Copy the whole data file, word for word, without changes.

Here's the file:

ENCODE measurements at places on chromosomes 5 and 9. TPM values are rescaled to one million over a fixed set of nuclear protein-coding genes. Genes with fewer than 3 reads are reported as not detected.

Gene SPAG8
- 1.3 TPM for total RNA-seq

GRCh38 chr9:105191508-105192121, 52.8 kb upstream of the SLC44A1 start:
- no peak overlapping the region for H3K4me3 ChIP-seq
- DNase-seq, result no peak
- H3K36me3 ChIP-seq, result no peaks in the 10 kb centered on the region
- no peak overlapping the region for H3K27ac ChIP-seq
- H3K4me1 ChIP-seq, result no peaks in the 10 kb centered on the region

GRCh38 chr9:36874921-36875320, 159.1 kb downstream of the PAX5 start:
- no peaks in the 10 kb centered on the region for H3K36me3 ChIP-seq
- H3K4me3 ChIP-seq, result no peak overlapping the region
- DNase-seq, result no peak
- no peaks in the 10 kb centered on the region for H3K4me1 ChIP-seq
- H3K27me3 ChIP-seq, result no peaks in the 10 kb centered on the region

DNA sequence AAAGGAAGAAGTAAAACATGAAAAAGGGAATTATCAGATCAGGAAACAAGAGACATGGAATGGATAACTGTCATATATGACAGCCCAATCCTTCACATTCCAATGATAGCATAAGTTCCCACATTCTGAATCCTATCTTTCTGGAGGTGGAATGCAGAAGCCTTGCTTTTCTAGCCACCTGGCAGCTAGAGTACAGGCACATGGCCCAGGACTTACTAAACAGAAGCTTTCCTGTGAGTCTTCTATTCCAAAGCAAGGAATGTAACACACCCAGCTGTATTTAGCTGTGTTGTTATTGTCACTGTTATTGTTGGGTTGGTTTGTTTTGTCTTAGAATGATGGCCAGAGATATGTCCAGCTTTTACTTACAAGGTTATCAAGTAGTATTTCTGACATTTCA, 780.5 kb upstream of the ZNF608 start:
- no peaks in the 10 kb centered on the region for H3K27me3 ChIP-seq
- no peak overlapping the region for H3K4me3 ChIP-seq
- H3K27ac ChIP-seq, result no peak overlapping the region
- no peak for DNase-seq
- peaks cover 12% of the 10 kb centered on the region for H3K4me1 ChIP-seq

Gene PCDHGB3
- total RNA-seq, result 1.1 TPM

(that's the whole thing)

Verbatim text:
ENCODE measurements at places on chromosomes 5 and 9. TPM values are rescaled to one million over a fixed set of nuclear protein-coding genes. Genes with fewer than 3 reads are reported as not detected.

Gene SPAG8
- 1.3 TPM for total RNA-seq

GRCh38 chr9:105191508-105192121, 52.8 kb upstream of the SLC44A1 start:
- no peak overlapping the region for H3K4me3 ChIP-seq
- DNase-seq, result no peak
- H3K36me3 ChIP-seq, result no peaks in the 10 kb centered on the region
- no peak overlapping the region for H3K27ac ChIP-seq
- H3K4me1 ChIP-seq, result no peaks in the 10 kb centered on the region

GRCh38 chr9:36874921-36875320, 159.1 kb downstream of the PAX5 start:
- no peaks in the 10 kb centered on the region for H3K36me3 ChIP-seq
- H3K4me3 ChIP-seq, result no peak overlapping the region
- DNase-seq, result no peak
- no peaks in the 10 kb centered on the region for H3K4me1 ChIP-seq
- H3K27me3 ChIP-seq, result no peaks in the 10 kb centered on the region

DNA sequence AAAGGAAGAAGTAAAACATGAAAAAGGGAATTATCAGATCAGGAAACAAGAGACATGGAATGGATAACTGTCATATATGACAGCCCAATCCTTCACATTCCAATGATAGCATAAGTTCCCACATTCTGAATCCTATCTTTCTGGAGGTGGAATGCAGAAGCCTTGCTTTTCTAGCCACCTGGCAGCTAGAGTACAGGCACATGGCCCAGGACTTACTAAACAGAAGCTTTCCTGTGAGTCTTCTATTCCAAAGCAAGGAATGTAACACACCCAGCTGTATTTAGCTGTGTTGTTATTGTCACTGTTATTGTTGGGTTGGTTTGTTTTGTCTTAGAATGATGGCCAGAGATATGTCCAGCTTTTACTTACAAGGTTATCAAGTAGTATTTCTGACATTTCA, 780.5 kb upstream of the ZNF608 start:
- no peaks in the 10 kb centered on the region for H3K27me3 ChIP-seq
- no peak overlapping the region for H3K4me3 ChIP-seq
- H3K27ac ChIP-seq, result no peak overlapping the region
- no peak for DNase-seq
- peaks cover 12% of the 10 kb centered on the region for H3K4me1 ChIP-seq

Gene PCDHGB3
- total RNA-seq, result 1.1 TPM